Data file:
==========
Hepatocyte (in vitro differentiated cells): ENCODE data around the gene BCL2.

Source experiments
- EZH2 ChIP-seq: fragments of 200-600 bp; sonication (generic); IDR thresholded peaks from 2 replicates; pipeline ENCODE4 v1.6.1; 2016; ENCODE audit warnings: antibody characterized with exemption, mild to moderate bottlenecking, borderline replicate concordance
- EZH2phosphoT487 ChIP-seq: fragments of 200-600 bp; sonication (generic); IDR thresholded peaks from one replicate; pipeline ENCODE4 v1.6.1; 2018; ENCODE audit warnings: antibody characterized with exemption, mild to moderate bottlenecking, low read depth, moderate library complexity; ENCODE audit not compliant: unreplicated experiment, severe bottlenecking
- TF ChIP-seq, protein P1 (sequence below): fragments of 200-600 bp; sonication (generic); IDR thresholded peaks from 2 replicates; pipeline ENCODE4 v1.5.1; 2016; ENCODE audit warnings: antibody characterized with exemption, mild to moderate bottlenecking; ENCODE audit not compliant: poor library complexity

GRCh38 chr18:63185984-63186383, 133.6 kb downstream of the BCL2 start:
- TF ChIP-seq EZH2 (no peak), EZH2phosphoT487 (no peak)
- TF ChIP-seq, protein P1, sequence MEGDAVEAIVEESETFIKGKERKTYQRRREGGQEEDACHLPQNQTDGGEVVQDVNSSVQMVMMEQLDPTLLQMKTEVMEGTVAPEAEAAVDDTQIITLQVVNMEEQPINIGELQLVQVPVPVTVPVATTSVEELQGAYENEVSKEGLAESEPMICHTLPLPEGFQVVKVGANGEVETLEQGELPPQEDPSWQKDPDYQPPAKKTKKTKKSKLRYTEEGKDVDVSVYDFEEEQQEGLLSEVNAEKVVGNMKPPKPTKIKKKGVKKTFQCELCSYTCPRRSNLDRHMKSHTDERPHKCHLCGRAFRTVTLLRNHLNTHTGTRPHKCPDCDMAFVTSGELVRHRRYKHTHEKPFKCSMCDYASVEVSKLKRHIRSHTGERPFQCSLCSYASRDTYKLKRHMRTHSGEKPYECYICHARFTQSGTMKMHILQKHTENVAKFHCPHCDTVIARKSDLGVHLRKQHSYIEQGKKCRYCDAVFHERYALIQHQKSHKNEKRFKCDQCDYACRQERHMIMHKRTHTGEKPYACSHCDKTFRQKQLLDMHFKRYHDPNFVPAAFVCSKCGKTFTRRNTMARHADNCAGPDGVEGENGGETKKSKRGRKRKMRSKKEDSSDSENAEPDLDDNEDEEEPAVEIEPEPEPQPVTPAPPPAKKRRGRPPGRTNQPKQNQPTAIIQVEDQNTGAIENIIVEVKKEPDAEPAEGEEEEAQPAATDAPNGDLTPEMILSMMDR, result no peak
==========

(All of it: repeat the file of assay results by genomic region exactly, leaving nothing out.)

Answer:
Hepatocyte (in vitro differentiated cells): ENCODE data around the gene BCL2.

Source experiments
- EZH2 ChIP-seq: fragments of 200-600 bp; sonication (generic); IDR thresholded peaks from 2 replicates; pipeline ENCODE4 v1.6.1; 2016; ENCODE audit warnings: antibody characterized with exemption, mild to moderate bottlenecking, borderline replicate concordance
- EZH2phosphoT487 ChIP-seq: fragments of 200-600 bp; sonication (generic); IDR thresholded peaks from one replicate; pipeline ENCODE4 v1.6.1; 2018; ENCODE audit warnings: antibody characterized with exemption, mild to moderate bottlenecking, low read depth, moderate library complexity; ENCODE audit not compliant: unreplicated experiment, severe bottlenecking
- TF ChIP-seq, protein P1 (sequence below): fragments of 200-600 bp; sonication (generic); IDR thresholded peaks from 2 replicates; pipeline ENCODE4 v1.5.1; 2016; ENCODE audit warnings: antibody characterized with exemption, mild to moderate bottlenecking; ENCODE audit not compliant: poor library complexity

GRCh38 chr18:63185984-63186383, 133.6 kb downstream of the BCL2 start:
- TF ChIP-seq EZH2 (no peak), EZH2phosphoT487 (no peak)
- TF ChIP-seq, protein P1, sequence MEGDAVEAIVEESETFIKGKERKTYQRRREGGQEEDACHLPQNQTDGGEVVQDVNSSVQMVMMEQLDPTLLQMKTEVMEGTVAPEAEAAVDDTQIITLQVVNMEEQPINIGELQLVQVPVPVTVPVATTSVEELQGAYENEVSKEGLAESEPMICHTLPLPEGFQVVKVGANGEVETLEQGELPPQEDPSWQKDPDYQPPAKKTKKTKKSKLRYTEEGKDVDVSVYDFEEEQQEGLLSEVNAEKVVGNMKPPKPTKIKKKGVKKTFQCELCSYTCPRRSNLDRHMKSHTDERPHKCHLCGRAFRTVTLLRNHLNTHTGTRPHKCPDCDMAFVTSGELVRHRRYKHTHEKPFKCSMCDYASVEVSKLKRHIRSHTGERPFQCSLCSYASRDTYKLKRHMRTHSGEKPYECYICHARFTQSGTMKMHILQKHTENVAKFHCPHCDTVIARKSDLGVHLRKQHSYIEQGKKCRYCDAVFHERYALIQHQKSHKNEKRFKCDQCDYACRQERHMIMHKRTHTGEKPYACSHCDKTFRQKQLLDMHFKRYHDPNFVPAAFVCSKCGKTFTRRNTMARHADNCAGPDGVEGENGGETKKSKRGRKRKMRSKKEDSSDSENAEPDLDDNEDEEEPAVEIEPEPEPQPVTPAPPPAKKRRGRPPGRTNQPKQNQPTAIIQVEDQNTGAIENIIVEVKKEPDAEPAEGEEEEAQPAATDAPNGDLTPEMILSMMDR, result no peak